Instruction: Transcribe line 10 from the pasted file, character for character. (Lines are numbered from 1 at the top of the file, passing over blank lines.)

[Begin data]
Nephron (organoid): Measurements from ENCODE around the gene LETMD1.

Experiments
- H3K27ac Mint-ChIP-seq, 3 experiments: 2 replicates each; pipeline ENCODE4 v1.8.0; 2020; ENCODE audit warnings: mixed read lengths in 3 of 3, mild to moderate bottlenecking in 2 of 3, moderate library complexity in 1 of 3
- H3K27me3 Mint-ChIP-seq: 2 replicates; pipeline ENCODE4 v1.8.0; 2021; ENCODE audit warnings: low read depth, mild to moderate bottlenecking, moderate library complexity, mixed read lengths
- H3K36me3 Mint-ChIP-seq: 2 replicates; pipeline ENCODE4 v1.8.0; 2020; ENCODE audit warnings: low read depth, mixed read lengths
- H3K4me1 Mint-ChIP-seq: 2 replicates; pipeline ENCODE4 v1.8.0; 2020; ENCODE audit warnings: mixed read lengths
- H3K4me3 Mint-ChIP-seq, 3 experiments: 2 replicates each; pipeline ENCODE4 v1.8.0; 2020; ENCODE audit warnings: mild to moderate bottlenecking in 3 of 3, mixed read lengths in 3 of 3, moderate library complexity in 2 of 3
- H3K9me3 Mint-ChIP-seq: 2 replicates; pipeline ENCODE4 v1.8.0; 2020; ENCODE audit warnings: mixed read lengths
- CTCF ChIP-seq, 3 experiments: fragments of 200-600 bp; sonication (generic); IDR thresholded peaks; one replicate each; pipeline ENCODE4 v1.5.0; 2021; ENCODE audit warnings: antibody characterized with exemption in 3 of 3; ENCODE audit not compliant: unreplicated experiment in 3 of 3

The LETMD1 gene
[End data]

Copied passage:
The LETMD1 gene